Clerking is definitely not for everyone. If you land your dream Biglaw job at OCI and don't have any interest in clerking, then there may not be any reason for you to do so....but if you are interested in clerking, there isn't a single person in the world who would think you foolish for delaying Biglaw for a year or two.

One other thing...with the legal market in the condition its in, I think that we need every competitive credential we can get.


Damn, I'm just not interested in that. I need to figure out what it is I want to do with my JD. I'm leaning toward IP. Any reason to do a clerkship if I'm going that direction? Also, what do you think about my financial situation, Esc? I can keep working for PR part time and probably get through LS with $0 debt. Or I can take out loans for my COL and focus on earning a top spot in the class. I see advantages and disadvantages to both. I am personally leaning toward working. Here's my rationale; tell me if I'm mistaken: I've already been teaching MCAT and LSAT for years, so it's not like I have to learn the tests or the curriculum. It's strictly a matter of showing up a few nights a week and delivering lectures I've done dozens of times before. The job is so easy that I am very hesitant to quit.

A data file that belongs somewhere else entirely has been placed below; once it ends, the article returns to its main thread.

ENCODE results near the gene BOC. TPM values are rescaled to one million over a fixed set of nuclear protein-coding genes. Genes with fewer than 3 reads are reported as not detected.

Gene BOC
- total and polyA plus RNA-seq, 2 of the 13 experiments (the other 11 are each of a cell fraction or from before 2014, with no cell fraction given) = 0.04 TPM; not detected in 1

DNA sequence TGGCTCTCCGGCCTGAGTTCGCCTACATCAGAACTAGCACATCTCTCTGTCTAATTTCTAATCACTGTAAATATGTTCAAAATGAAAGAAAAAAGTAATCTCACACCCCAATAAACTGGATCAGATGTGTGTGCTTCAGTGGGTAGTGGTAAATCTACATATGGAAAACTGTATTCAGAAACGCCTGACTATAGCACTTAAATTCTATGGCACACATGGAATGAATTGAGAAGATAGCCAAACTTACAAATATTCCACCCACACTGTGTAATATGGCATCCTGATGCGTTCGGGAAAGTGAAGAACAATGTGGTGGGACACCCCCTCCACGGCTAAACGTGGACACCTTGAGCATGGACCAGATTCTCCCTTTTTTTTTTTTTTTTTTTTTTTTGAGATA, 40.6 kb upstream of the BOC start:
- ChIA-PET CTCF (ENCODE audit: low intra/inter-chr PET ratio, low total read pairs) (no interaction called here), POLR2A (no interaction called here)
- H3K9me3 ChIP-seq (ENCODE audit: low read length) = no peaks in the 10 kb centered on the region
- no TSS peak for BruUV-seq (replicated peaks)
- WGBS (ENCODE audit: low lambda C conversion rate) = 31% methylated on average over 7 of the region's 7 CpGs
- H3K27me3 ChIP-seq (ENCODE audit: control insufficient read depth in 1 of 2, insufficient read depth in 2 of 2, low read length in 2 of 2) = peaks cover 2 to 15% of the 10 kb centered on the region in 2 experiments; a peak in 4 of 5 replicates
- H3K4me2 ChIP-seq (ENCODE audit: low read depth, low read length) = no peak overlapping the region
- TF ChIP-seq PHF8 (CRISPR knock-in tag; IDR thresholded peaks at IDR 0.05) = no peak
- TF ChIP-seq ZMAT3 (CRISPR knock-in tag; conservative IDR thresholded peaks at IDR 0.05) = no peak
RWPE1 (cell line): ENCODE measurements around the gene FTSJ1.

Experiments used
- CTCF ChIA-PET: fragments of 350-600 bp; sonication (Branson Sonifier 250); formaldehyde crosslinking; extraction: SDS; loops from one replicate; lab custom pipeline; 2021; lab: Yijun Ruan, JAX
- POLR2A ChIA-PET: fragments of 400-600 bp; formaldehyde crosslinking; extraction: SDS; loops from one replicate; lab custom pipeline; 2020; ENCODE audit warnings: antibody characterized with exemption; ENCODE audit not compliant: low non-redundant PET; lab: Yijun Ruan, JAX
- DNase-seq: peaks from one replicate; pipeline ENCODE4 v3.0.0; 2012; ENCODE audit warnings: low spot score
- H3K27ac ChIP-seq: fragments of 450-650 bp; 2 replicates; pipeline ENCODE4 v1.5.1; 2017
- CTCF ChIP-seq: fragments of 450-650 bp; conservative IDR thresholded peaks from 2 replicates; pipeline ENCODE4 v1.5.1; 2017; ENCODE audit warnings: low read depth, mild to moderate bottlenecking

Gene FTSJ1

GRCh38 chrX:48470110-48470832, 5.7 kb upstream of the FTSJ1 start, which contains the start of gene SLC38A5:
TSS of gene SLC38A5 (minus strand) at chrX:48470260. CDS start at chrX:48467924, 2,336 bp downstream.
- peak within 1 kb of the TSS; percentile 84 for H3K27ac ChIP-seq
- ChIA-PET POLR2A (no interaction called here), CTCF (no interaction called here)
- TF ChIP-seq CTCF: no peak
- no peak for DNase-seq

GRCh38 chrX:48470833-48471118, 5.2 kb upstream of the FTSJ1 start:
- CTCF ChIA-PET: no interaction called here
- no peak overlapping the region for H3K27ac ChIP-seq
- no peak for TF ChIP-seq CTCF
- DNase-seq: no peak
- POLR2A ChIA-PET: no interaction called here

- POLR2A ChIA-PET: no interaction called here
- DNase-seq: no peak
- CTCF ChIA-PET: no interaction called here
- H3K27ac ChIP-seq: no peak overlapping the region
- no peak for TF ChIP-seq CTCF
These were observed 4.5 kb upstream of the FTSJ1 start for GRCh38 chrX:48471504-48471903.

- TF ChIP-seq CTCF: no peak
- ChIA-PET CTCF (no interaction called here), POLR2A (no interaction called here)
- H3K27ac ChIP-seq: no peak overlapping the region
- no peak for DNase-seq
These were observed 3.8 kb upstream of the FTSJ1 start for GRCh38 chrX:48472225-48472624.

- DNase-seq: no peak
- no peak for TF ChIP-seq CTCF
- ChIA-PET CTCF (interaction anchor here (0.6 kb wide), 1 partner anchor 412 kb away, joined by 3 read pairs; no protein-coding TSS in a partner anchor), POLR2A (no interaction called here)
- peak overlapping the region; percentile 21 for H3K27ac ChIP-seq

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tehanon
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Re: Texas Class of 2012

Postby tehanon » Wed May 06, 2009 12:53 am

f0bolous wrote:
davidin wrote:
You can't chastise us for discussing chocolate and then proceed to drone on about accounting, of all things... :lol: :lol: :lol:

:evil: ok ok...

so u guys seriously think this is gross? http://www.vosgeschocolate.com/product/bacon_exotic_candy_bar/exotic_candy_bars